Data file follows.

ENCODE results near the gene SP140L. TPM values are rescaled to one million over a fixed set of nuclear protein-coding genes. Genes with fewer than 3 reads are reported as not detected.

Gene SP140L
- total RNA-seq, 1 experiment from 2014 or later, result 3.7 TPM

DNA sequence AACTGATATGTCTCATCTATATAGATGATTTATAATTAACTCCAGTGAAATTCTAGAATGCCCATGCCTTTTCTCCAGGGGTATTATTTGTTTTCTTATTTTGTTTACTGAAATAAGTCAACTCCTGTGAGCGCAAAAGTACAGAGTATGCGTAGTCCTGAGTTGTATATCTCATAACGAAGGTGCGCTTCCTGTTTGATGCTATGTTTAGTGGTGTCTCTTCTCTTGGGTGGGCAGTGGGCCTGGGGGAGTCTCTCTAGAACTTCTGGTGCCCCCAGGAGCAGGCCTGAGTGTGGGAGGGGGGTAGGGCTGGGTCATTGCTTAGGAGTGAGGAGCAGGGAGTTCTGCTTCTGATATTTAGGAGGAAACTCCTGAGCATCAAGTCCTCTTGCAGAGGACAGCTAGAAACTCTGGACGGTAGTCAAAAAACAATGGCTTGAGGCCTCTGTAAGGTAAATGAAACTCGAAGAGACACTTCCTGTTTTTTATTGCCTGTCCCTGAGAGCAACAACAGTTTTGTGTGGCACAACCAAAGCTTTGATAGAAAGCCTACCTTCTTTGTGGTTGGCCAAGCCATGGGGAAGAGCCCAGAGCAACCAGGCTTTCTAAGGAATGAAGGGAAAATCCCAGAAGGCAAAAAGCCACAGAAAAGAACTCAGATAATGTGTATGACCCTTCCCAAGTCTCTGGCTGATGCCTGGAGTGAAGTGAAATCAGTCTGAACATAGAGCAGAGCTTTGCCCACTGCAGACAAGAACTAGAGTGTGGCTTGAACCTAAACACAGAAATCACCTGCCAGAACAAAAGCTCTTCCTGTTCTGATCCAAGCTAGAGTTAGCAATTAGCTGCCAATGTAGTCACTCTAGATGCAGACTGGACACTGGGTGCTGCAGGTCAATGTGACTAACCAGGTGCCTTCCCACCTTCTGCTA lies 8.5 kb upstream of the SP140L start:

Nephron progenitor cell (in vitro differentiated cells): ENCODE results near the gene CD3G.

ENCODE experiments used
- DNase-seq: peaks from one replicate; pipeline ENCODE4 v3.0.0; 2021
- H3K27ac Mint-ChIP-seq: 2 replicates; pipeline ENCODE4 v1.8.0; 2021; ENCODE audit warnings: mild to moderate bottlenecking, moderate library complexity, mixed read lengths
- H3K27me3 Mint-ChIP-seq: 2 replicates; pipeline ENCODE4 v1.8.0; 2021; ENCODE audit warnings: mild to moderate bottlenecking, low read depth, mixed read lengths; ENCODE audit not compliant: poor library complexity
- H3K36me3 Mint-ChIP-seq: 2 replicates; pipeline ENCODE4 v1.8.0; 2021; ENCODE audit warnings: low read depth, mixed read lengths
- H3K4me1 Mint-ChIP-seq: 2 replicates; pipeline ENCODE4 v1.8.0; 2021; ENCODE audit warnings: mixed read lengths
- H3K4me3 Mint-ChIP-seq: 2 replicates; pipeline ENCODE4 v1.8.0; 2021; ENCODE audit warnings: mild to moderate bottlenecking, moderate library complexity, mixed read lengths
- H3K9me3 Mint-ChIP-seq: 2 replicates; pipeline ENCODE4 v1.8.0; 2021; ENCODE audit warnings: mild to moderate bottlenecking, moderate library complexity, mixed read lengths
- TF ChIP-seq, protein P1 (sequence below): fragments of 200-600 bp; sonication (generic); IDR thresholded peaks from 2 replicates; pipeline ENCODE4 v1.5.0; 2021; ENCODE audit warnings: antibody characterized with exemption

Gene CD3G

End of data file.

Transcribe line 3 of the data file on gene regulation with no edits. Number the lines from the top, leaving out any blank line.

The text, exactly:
- total RNA-seq, 1 experiment from 2014 or later, result 3.7 TPM